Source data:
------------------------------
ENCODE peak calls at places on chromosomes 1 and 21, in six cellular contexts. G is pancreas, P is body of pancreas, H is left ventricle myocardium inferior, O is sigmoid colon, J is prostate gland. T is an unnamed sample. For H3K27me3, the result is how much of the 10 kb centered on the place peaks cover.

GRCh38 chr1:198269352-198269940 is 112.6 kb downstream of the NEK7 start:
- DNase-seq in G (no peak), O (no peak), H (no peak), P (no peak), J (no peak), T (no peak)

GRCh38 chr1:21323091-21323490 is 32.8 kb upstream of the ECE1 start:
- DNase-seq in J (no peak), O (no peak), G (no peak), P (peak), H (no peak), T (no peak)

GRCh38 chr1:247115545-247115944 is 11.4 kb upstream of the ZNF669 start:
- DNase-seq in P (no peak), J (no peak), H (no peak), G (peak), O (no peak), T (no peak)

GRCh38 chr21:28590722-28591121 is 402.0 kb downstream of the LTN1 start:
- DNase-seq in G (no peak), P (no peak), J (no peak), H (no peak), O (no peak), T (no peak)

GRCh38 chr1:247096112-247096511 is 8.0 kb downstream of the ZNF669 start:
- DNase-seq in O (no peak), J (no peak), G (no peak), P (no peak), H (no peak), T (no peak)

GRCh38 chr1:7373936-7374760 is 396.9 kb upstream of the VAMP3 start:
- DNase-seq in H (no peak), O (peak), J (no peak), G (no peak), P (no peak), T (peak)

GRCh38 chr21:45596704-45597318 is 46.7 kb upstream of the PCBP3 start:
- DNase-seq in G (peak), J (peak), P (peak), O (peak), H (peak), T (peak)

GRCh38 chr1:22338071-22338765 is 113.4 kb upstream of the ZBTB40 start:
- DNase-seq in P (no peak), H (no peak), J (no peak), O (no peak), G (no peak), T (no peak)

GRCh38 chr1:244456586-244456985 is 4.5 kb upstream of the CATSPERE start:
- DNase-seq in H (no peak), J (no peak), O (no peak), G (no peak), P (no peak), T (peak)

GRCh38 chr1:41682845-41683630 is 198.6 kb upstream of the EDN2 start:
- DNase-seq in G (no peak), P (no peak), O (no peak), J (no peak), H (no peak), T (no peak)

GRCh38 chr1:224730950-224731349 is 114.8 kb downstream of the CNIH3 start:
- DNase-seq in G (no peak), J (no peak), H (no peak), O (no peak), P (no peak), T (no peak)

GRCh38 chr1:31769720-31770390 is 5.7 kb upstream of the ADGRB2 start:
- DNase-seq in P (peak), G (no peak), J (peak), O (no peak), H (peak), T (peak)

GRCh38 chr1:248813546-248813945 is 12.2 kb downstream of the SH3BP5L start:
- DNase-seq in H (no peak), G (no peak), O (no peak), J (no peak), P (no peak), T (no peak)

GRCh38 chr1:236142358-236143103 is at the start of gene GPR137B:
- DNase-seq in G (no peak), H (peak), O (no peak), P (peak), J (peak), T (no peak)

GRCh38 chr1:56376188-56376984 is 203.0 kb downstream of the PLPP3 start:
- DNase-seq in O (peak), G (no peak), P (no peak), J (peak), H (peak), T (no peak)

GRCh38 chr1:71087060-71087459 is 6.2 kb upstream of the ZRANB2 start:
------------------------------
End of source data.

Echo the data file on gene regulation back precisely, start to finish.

ENCODE peak calls at places on chromosomes 1 and 21, in six cellular contexts. G is pancreas, P is body of pancreas, H is left ventricle myocardium inferior, O is sigmoid colon, J is prostate gland. T is an unnamed sample. For H3K27me3, the result is how much of the 10 kb centered on the place peaks cover.

GRCh38 chr1:198269352-198269940 is 112.6 kb downstream of the NEK7 start:
- DNase-seq in G (no peak), O (no peak), H (no peak), P (no peak), J (no peak), T (no peak)

GRCh38 chr1:21323091-21323490 is 32.8 kb upstream of the ECE1 start:
- DNase-seq in J (no peak), O (no peak), G (no peak), P (peak), H (no peak), T (no peak)

GRCh38 chr1:247115545-247115944 is 11.4 kb upstream of the ZNF669 start:
- DNase-seq in P (no peak), J (no peak), H (no peak), G (peak), O (no peak), T (no peak)

GRCh38 chr21:28590722-28591121 is 402.0 kb downstream of the LTN1 start:
- DNase-seq in G (no peak), P (no peak), J (no peak), H (no peak), O (no peak), T (no peak)

GRCh38 chr1:247096112-247096511 is 8.0 kb downstream of the ZNF669 start:
- DNase-seq in O (no peak), J (no peak), G (no peak), P (no peak), H (no peak), T (no peak)

GRCh38 chr1:7373936-7374760 is 396.9 kb upstream of the VAMP3 start:
- DNase-seq in H (no peak), O (peak), J (no peak), G (no peak), P (no peak), T (peak)

GRCh38 chr21:45596704-45597318 is 46.7 kb upstream of the PCBP3 start:
- DNase-seq in G (peak), J (peak), P (peak), O (peak), H (peak), T (peak)

GRCh38 chr1:22338071-22338765 is 113.4 kb upstream of the ZBTB40 start:
- DNase-seq in P (no peak), H (no peak), J (no peak), O (no peak), G (no peak), T (no peak)

GRCh38 chr1:244456586-244456985 is 4.5 kb upstream of the CATSPERE start:
- DNase-seq in H (no peak), J (no peak), O (no peak), G (no peak), P (no peak), T (peak)

GRCh38 chr1:41682845-41683630 is 198.6 kb upstream of the EDN2 start:
- DNase-seq in G (no peak), P (no peak), O (no peak), J (no peak), H (no peak), T (no peak)

GRCh38 chr1:224730950-224731349 is 114.8 kb downstream of the CNIH3 start:
- DNase-seq in G (no peak), J (no peak), H (no peak), O (no peak), P (no peak), T (no peak)

GRCh38 chr1:31769720-31770390 is 5.7 kb upstream of the ADGRB2 start:
- DNase-seq in P (peak), G (no peak), J (peak), O (no peak), H (peak), T (peak)

GRCh38 chr1:248813546-248813945 is 12.2 kb downstream of the SH3BP5L start:
- DNase-seq in H (no peak), G (no peak), O (no peak), J (no peak), P (no peak), T (no peak)

GRCh38 chr1:236142358-236143103 is at the start of gene GPR137B:
- DNase-seq in G (no peak), H (peak), O (no peak), P (peak), J (peak), T (no peak)

GRCh38 chr1:56376188-56376984 is 203.0 kb downstream of the PLPP3 start:
- DNase-seq in O (peak), G (no peak), P (no peak), J (peak), H (peak), T (no peak)

GRCh38 chr1:71087060-71087459 is 6.2 kb upstream of the ZRANB2 start: